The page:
Hackers launched attacks to steal Steam login credentials while using an increasingly popular Browser-in-the-Browser phishing method.
This trending attack technique involves creating false browser windows within the active window, while making it appear as a sign-in pop-up page for a targeted login service.
On Monday, cybersecurity researchers from Group-IB published a report on this topic where they explained how a recent hacking campaign ‘Browser-in-the-Browser’ method targeted Steam users, most notably the accounts of professional gamers.
The threat actors looked to sell access to those Steam accounts, with some more prominent ones valued between $100,000 and $300,000.
Group-IB reported that the phishing kit used in the Steam campaign isn’t widely available currently in hacking forums or dark web markets. It’s instead used privately by hackers that gather on Discord or Telegram channels to coordinate their attacks.
Potential victims are targeted with direct message invites on Steam to join a team for League of Legends, Counter-Strike, Dota 2, or PUBG tournaments.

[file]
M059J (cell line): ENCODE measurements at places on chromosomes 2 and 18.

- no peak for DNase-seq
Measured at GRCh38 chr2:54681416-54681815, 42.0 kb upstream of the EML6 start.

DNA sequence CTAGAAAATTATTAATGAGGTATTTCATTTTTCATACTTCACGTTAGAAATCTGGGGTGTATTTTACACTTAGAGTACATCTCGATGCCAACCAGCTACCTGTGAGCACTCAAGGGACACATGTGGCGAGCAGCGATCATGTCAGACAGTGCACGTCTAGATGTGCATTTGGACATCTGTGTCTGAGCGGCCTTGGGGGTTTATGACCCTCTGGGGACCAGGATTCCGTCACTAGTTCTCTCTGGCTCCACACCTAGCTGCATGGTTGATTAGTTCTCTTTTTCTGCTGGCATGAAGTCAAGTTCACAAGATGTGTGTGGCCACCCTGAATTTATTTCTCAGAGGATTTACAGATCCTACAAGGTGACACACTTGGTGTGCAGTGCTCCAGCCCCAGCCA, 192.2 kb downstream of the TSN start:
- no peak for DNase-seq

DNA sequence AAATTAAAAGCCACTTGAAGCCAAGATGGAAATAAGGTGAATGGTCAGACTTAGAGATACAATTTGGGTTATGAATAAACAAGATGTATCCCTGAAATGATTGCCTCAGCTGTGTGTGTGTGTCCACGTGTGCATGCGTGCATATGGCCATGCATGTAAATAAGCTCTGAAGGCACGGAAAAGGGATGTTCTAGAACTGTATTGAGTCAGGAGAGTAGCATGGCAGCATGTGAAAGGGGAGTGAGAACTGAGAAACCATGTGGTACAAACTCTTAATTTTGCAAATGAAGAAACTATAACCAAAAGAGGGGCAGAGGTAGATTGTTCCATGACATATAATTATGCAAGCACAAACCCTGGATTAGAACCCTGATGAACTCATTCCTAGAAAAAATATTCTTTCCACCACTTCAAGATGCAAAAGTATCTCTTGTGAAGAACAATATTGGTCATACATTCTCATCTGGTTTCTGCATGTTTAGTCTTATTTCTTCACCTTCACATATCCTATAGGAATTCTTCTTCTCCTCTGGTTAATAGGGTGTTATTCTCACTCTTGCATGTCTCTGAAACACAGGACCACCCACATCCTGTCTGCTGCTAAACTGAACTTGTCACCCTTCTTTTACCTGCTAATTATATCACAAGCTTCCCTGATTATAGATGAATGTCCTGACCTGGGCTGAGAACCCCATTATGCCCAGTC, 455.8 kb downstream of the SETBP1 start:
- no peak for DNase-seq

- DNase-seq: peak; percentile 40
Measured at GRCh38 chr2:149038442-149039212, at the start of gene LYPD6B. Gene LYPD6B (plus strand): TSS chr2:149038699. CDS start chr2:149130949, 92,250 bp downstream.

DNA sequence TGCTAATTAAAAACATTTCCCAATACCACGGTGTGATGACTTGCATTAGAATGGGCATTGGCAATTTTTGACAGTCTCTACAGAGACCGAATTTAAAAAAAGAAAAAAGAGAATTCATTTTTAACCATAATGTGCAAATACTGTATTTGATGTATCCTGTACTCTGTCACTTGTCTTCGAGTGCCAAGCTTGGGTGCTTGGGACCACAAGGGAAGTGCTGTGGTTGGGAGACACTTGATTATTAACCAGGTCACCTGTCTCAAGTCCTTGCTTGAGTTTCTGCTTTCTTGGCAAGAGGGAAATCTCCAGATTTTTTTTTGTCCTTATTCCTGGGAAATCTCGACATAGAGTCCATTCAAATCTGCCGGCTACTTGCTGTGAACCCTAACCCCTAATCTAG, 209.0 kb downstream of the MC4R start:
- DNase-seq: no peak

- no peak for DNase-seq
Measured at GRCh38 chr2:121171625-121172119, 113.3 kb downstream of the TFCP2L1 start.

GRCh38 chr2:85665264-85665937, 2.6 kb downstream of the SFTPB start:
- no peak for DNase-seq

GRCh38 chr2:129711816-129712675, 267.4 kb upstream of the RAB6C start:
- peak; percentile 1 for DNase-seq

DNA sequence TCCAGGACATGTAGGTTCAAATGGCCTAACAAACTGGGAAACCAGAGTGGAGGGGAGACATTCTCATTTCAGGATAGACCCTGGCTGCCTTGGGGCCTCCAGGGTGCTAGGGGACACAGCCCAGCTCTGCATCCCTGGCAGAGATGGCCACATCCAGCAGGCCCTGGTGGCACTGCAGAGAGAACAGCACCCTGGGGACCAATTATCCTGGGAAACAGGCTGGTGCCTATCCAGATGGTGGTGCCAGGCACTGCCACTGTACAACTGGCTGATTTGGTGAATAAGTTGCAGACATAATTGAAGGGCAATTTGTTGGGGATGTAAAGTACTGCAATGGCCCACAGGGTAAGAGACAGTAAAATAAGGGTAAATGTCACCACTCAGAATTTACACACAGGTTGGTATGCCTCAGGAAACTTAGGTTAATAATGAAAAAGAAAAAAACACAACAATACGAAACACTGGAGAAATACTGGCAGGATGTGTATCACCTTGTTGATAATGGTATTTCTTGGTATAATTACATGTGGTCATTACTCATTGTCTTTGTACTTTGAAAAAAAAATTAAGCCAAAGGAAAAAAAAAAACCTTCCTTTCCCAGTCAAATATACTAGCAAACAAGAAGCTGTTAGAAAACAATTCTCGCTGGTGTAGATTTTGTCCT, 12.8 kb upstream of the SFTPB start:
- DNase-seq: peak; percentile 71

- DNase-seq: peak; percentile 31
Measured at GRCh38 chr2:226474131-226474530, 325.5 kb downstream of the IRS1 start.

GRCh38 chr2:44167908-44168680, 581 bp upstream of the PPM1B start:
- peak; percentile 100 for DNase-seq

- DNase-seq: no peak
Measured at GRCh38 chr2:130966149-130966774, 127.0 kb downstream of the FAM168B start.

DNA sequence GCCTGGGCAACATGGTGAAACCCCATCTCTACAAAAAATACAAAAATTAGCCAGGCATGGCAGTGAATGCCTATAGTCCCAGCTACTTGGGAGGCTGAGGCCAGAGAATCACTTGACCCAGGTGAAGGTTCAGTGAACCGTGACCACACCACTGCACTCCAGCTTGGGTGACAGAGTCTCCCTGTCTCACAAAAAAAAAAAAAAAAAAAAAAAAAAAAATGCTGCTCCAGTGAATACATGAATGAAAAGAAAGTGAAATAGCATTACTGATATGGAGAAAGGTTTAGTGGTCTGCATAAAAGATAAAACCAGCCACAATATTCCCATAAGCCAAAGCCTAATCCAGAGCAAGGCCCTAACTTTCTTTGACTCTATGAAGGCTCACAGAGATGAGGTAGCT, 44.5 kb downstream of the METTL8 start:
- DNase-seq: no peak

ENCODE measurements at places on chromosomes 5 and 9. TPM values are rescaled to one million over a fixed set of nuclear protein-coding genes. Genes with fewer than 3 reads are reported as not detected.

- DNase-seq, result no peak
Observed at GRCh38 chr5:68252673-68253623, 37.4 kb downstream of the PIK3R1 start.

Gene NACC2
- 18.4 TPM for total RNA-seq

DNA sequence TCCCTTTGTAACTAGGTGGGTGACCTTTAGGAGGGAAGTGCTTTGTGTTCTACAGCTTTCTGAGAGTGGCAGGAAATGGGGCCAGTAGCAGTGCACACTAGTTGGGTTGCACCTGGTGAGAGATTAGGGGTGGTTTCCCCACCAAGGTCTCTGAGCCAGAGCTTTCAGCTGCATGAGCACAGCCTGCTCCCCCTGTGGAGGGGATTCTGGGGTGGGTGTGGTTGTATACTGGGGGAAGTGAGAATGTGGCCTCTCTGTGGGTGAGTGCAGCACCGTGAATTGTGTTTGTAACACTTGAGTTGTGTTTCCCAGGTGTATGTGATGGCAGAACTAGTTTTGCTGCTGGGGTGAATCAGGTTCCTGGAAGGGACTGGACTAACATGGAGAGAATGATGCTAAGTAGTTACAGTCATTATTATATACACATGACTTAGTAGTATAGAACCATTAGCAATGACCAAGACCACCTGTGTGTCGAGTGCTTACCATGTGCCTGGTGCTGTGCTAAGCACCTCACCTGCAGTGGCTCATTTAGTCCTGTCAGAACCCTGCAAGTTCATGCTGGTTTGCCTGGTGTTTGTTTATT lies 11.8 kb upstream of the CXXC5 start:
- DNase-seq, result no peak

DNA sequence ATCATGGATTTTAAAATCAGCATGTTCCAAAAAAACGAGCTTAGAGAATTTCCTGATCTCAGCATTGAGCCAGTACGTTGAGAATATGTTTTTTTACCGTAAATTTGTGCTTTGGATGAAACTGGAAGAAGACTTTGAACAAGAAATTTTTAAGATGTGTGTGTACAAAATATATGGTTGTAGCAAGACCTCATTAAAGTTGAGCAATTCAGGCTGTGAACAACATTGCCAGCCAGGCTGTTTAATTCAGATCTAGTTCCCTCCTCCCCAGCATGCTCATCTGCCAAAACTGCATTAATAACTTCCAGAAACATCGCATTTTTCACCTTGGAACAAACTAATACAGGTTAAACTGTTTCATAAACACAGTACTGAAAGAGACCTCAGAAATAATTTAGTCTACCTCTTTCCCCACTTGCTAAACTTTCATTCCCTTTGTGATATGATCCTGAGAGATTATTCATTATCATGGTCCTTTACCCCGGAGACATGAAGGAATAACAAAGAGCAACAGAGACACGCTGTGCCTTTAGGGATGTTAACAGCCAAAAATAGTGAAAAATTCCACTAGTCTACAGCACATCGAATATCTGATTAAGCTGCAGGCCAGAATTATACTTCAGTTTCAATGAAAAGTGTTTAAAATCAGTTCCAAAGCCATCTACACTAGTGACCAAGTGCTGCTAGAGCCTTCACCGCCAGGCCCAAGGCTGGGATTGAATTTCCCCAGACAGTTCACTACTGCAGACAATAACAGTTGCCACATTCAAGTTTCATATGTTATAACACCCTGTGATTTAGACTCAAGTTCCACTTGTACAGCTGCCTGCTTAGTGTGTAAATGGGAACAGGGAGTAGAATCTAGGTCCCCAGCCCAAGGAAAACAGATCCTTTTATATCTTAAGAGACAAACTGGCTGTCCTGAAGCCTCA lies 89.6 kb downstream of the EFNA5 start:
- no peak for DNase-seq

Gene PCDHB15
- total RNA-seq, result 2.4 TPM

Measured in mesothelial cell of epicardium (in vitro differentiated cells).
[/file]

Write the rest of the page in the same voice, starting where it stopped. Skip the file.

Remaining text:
The shared links by the threat actors then bring the targets to a phishing site for what looks like an organization sponsoring and hosting esports competitions.
In order to join a team and play in a tournament, the victims are requested to log in with their Steam accounts. However, instead of being an actual browser window overlaid over the existing website, this new login page window is a fake window created within the current page. This makes this page very difficult to spot as a phishing attack.
The landing pages also support up to 27 languages, detecting the language from the victim’s browser preferences in order to load the correct one.
After entering their credentials, the victims are then prompted to enter the 2FA code. If this step is unsuccessful, an error message is displayed.
However, if the authentication is successful, the victims are then usually redirected to a legitimate address in order to lower the chances of them identifying the attack.
At this point, the victim’s account credentials have been successfully stolen and sent to the threat actors.
Source of Article